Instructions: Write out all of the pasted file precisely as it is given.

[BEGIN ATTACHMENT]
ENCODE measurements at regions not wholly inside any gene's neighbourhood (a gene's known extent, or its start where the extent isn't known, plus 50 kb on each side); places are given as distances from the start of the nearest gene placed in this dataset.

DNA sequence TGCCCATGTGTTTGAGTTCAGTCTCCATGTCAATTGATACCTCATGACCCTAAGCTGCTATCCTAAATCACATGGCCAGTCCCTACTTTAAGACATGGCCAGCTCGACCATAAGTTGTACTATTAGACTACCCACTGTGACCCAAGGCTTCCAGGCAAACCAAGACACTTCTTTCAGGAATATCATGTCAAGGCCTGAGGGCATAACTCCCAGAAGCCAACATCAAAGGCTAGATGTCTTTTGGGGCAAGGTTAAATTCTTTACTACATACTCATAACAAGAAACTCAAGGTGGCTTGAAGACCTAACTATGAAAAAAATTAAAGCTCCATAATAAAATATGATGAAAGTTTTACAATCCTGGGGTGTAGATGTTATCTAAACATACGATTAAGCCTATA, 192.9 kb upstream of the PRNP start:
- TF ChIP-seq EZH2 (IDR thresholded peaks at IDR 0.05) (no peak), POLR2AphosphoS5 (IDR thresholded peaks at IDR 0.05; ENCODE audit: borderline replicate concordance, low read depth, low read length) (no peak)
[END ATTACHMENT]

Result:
ENCODE measurements at regions not wholly inside any gene's neighbourhood (a gene's known extent, or its start where the extent isn't known, plus 50 kb on each side); places are given as distances from the start of the nearest gene placed in this dataset.

DNA sequence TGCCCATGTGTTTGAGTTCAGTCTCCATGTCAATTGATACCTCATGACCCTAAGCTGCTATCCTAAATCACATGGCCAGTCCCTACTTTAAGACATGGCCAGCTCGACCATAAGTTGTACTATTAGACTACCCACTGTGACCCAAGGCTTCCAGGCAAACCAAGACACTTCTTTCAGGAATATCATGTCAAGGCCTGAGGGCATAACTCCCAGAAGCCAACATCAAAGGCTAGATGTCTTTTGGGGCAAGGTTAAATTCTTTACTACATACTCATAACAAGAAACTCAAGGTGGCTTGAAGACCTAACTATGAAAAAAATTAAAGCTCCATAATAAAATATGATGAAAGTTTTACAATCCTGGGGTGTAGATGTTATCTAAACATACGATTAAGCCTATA, 192.9 kb upstream of the PRNP start:
- TF ChIP-seq EZH2 (IDR thresholded peaks at IDR 0.05) (no peak), POLR2AphosphoS5 (IDR thresholded peaks at IDR 0.05; ENCODE audit: borderline replicate concordance, low read depth, low read length) (no peak)